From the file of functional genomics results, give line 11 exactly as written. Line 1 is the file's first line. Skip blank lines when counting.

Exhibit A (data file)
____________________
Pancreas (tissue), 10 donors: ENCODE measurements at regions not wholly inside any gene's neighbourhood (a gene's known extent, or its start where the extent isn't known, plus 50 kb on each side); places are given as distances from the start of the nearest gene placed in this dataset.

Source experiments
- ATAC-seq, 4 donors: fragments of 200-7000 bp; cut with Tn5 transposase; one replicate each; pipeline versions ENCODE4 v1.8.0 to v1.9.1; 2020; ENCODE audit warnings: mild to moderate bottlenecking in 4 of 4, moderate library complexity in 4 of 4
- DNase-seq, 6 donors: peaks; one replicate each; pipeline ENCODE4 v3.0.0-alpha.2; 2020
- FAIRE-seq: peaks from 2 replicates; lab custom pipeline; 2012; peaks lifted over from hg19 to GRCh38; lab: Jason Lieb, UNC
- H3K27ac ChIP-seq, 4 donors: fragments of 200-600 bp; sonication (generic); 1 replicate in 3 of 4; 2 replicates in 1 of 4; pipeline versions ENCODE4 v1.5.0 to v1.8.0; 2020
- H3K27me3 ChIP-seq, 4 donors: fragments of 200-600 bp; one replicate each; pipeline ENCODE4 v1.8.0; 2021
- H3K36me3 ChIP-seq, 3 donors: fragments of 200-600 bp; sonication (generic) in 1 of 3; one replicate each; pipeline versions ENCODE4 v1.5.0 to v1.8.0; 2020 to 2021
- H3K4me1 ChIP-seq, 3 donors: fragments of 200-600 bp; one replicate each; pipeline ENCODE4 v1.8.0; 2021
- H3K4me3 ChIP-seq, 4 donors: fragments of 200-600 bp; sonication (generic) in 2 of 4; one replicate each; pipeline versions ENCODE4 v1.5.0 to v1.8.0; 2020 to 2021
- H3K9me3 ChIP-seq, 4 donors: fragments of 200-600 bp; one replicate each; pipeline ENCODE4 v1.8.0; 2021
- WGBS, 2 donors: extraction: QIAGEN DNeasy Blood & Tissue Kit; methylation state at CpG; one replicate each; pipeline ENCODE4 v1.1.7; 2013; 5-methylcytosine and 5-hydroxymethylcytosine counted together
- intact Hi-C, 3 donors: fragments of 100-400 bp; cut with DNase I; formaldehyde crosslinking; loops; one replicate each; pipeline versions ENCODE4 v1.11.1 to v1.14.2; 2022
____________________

- H3K9me3 ChIP-seq, 4 donors: fragments of 200-600 bp; one replicate each; pipeline ENCODE4 v1.8.0; 2021